What about the Moto purchase is "evil" or "nastier than Microsoft" or makes Apple "look like angels"? Seems to be a pretty straightforward attempt at protecting Android and it's licensee's from patent infringement allegations that other companies often deal with in licensing swaps. This just puts Google on a more level playing field when dealing with Apple/MS doesn't it, rather than kicking Sammy or HTC to the curb?
  • Reply 125 of 236
    If true, here's an interesting part of the gamola - mooglie deal:



    Quote:

    Google would pay Motorola $2.5 bln to walk -source



    * Deal break fee is $375 million -- source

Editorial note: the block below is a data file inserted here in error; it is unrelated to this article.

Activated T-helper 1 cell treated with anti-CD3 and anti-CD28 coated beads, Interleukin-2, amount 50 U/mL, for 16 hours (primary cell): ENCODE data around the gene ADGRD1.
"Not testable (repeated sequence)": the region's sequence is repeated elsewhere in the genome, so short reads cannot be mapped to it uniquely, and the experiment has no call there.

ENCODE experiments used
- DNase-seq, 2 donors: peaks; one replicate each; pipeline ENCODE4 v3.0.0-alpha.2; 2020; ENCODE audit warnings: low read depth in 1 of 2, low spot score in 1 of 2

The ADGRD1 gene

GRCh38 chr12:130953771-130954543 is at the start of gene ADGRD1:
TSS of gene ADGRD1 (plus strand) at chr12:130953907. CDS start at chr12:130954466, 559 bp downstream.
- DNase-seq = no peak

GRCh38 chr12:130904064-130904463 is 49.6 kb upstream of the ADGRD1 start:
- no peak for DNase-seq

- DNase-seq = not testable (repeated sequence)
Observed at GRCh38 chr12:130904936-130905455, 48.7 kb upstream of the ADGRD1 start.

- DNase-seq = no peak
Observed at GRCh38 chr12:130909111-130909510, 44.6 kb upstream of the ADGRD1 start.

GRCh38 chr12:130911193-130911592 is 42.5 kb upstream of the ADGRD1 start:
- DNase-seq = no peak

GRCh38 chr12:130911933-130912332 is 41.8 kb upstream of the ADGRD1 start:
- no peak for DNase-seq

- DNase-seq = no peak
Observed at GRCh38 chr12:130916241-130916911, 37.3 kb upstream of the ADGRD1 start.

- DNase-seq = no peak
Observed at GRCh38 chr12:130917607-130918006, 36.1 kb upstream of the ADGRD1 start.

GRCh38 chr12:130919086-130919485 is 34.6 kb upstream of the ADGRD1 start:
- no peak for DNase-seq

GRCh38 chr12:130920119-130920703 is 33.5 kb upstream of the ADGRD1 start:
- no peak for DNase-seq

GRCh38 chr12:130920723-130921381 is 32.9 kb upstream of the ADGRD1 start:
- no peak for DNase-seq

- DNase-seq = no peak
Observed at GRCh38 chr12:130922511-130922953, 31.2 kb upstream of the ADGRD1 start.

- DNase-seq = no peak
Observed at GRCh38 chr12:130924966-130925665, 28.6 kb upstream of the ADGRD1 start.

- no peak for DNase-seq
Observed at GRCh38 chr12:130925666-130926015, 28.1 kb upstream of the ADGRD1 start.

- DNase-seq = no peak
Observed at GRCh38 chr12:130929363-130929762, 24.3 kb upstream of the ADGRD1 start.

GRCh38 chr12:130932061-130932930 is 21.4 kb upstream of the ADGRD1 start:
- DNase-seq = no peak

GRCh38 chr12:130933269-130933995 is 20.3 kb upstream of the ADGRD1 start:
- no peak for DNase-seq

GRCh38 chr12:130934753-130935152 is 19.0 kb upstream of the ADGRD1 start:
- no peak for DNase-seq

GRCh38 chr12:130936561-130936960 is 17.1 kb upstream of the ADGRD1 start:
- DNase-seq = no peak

* Reverse break fee represents 20 percent of deal size



    By Nadia Damouni

    NEW YORK, Aug 15 (Reuters) - Google Inc <GOOG.O> would pay

    Motorola Mobility Holdings Inc <MMI.N> a whopping $2.5 billion

    if it decided to walk away from its proposed $12.5 billion

    acquisition of Motorola, a source close to the situation said.

    The reverse break-up fee represents 20 percent of the total

    size of the deal, announced Monday.

    On the other side, if Motorola were to decide not to go

    through with the deal, it would have to pay Google a $375

    million break-up fee, the source said. That represents 3

    percent of the deal valuation of $12.5 billion.

    Google said on Monday it would buy phone hardware maker

    Motorola Mobility to bolster adoption of its Android mobile

    software and compete with smartphone rival Apple Inc <AAPL.O>.

    In its biggest deal to date, Google said it would pay $40

    per share in cash, a 63 percent premium to Motorola Mobility's

    Friday closing price on the New York Stock Exchange.

    [ID:nL3E7JF1LD]

    Lazard advised Google on the deal, while Motorola used